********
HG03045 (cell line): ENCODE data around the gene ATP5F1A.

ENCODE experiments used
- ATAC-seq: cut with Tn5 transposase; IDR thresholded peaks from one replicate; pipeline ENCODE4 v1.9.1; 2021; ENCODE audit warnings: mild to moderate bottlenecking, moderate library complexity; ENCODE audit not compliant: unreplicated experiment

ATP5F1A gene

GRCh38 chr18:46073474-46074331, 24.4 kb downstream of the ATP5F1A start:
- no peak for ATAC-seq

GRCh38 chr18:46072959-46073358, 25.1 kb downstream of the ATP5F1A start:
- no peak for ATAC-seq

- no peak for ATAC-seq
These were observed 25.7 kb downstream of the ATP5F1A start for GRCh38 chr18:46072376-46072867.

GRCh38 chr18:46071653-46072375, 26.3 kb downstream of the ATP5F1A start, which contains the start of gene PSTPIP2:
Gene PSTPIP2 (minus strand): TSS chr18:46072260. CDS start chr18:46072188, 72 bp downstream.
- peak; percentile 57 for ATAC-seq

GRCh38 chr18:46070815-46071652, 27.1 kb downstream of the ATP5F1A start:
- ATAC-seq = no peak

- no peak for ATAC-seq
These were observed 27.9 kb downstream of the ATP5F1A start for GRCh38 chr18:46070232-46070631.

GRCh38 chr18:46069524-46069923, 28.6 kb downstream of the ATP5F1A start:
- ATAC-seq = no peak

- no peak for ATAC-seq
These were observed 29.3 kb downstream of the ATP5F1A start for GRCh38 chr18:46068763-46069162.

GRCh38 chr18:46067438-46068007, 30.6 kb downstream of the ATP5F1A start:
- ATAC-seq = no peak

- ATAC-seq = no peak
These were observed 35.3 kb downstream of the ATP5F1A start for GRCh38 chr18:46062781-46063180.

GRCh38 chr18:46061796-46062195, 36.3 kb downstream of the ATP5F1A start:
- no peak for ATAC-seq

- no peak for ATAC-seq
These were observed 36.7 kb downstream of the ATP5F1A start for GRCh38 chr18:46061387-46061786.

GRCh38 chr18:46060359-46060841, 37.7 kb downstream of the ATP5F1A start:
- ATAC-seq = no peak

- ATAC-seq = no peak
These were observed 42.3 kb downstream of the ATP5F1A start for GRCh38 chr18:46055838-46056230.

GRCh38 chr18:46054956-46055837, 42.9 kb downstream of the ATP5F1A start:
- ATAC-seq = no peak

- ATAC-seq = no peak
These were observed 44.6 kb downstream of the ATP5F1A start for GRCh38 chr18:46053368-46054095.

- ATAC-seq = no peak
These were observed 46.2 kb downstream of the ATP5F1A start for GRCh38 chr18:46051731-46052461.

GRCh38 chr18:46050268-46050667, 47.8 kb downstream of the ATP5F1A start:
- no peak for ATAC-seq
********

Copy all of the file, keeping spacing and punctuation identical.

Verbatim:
HG03045 (cell line): ENCODE data around the gene ATP5F1A.

ENCODE experiments used
- ATAC-seq: cut with Tn5 transposase; IDR thresholded peaks from one replicate; pipeline ENCODE4 v1.9.1; 2021; ENCODE audit warnings: mild to moderate bottlenecking, moderate library complexity; ENCODE audit not compliant: unreplicated experiment

ATP5F1A gene

GRCh38 chr18:46073474-46074331, 24.4 kb downstream of the ATP5F1A start:
- no peak for ATAC-seq

GRCh38 chr18:46072959-46073358, 25.1 kb downstream of the ATP5F1A start:
- no peak for ATAC-seq

- no peak for ATAC-seq
These were observed 25.7 kb downstream of the ATP5F1A start for GRCh38 chr18:46072376-46072867.

GRCh38 chr18:46071653-46072375, 26.3 kb downstream of the ATP5F1A start, which contains the start of gene PSTPIP2:
Gene PSTPIP2 (minus strand): TSS chr18:46072260. CDS start chr18:46072188, 72 bp downstream.
- peak; percentile 57 for ATAC-seq

GRCh38 chr18:46070815-46071652, 27.1 kb downstream of the ATP5F1A start:
- ATAC-seq = no peak

- no peak for ATAC-seq
These were observed 27.9 kb downstream of the ATP5F1A start for GRCh38 chr18:46070232-46070631.

GRCh38 chr18:46069524-46069923, 28.6 kb downstream of the ATP5F1A start:
- ATAC-seq = no peak

- no peak for ATAC-seq
These were observed 29.3 kb downstream of the ATP5F1A start for GRCh38 chr18:46068763-46069162.

GRCh38 chr18:46067438-46068007, 30.6 kb downstream of the ATP5F1A start:
- ATAC-seq = no peak

- ATAC-seq = no peak
These were observed 35.3 kb downstream of the ATP5F1A start for GRCh38 chr18:46062781-46063180.

GRCh38 chr18:46061796-46062195, 36.3 kb downstream of the ATP5F1A start:
- no peak for ATAC-seq

- no peak for ATAC-seq
These were observed 36.7 kb downstream of the ATP5F1A start for GRCh38 chr18:46061387-46061786.

GRCh38 chr18:46060359-46060841, 37.7 kb downstream of the ATP5F1A start:
- ATAC-seq = no peak

- ATAC-seq = no peak
These were observed 42.3 kb downstream of the ATP5F1A start for GRCh38 chr18:46055838-46056230.

GRCh38 chr18:46054956-46055837, 42.9 kb downstream of the ATP5F1A start:
- ATAC-seq = no peak

- ATAC-seq = no peak
These were observed 44.6 kb downstream of the ATP5F1A start for GRCh38 chr18:46053368-46054095.

- ATAC-seq = no peak
These were observed 46.2 kb downstream of the ATP5F1A start for GRCh38 chr18:46051731-46052461.

GRCh38 chr18:46050268-46050667, 47.8 kb downstream of the ATP5F1A start:
- no peak for ATAC-seq